Grayson Cox and Joan Waltemath: Apparatus

Published October 7, 2020 in the October 2020 issue of The Brooklyn Rail.

Installation view: Grayson Cox and Joan Waltemath: Apparatus, FiveMyles, New York, 2020. Photo: Farzad Owrang.

A large-scale, wooden sculpture stands in the spotlight between the dim gray walls of FiveMyles in Brooklyn. New York City-based artist Grayson Cox’s Market Graph II (2020) is in the middle of the exhibition Apparatus, an installation curated by the artist and writer A.V. Ryan gathers together Cox and Joan Waltemath’s work in a contemporary yet timeless setting, as it takes its main inspiration from the current global crisis surrounding COVID-19 and a Giorgio Agamben essay, “What Is an Apparatus?”.

Market Graph II is a nearly 12-foot long, three-dimensional line chart that looks like a heart rate, its timber material silky and finished like high-end furniture. The sculpture slopes from the very bottom just as a value line moves across two axes, climbs vertically with sudden rises towards the middle part of this long structure. The trend drops and rises again, and finally plateaus midway, leaving the linear sculpture standing on its two lowest points. This is a symbolic, yet tangible reflection of a global pandemic filled with similar graphs, market crashes, and depressing statistics. The graphs that disclose these are a new, inescapable part of our lives reduced to mere data points in a grim and accurately scaled world map; checking case counts and number of deaths over morning coffee is part of it.

Installation view: Grayson Cox and Joan Waltemath: Apparatus, FiveMyles, New York, 2020. Photo: Farzad Owrang.

Giorgio Agamben’s writings on the Foucauldian term apparatus seek to understand similar structures to our current condition that help provide and manage the use of power. Agamben defines the apparatus (or dispositif) as “a set of practices and mechanisms… that aim to face an urgent need and to obtain an effect that is more or less immediate.”1 These devices or mechanisms and their relations to each other in our current day are visible in Cox’s Market Graph II, as much as his other works. Surrounding the sculpture are smaller works on canvas, not hung but on the ground, depicting familiar contemporary images: blue-on-white bubble wrap from Amazon Prime thrown on concrete with Prime Stepping Stone (2020); the hardcover copy of The Power Broker (1974)Robert Caro’s Pulitzer-winner (The Power Broker (Stepping Stone), 2020); and a copy of Buckminster Fuller’s Critical Path (2020). These symbolical replicas exemplify the casual yet devious ways of the agents of power in daily life. Similarly, Cognitive Dissidents (2020), a set of seemingly half-empty, meticulously organized plastic cups of iced coffee, demonstrates how certain accessibility very easily turns into excess.

The gallery walls are devoted to Joan Waltemath’s early works on mylar from the series “White Skins” (2003) and “Aria” (2003–06). Brightly lit in a dramatic effect, these works glisten translucently under the lights. Exhibited in the United States for the first time, these colored-pencil drawings utilize reverse perspective, a technique “used by icon painters to open a window to the divine,” according to the gallery text. The “Aria” drawings are about seven feet long and as narrow as 17 inches, which enhances the effect generated by the simply drawn lines of Waltemath’s signature grid matrices that depict the details closest to us as the smallest images. As rigid and constrained as these shapes seem, the soft whiteness of the material and the use of murky tones take them out of the architectural concept and offer room for contemplation. The relationality of “White Skins” and “Aria” has traces of Foucault’s apparatus, which he believed was structured through the links between elements of power such as knowledge and institutions.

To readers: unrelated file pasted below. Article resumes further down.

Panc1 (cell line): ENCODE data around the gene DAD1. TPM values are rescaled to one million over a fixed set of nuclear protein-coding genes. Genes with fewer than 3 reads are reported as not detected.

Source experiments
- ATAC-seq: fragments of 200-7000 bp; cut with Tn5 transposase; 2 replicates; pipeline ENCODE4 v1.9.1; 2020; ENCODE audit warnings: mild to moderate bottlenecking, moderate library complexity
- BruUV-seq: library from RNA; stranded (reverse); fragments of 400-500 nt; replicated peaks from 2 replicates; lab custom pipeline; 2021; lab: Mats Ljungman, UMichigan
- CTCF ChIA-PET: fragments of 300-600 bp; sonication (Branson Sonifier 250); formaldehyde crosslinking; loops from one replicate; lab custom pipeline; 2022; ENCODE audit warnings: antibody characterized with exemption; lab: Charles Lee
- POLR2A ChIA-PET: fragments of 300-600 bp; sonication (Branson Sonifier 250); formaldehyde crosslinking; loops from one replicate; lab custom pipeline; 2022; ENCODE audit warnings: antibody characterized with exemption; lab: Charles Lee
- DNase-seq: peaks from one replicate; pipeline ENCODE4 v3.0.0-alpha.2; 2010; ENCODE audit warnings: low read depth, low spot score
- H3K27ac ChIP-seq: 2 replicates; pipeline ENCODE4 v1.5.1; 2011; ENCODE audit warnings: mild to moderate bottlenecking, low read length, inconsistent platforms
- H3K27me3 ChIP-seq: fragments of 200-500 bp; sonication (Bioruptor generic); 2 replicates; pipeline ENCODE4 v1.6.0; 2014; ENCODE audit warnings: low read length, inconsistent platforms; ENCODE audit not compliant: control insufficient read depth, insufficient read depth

Installation view: Grayson Cox and Joan Waltemath: Apparatus, FiveMyles, New York, 2020. Photo: Farzad Owrang.

While viewing Apparatus, the viewer also takes in sounds of nature. Nocturnal birds singing and wind whistling through leaves is a peaceful soundtrack to open up the space created by Waltemath’s drawings. These are recordings of a Nebraska soundscape by the artist, created in tune with the rest of her musically inspired artworks. At the opening of Apparatus on September 12, 2020, Waltemath performed on accordion, or as she calls it, a “squeeze box,” with Walter Steding improvising on the violin. FiveMyles will host more live performances by guests that include Simone Kearney, Hollis Witherspoon, and curator A. V. Ryan.

“At the root of each apparatus,” writes Agamben, “lies an all-too-human desire for happiness.”2 Apparatus urges its viewers to compel and question these mechanisms, what they support or command, and realize the social and political devices at play. Apparatus reminds the viewer that not much is what it seems—an Amazon Prime order isn’t a simple shopping interaction, Cox’s works aren’t real books, and our initial desire to be happy has been manipulated by our own devices. Only after remembering that people are not just numbers on a graph that one can challenge the system.

  1. Giorgio Agamben, What Is an Apparatus? and Other Essays (California: Stanford University Press, 2009) pg. 8.
  2. Ibid, 17.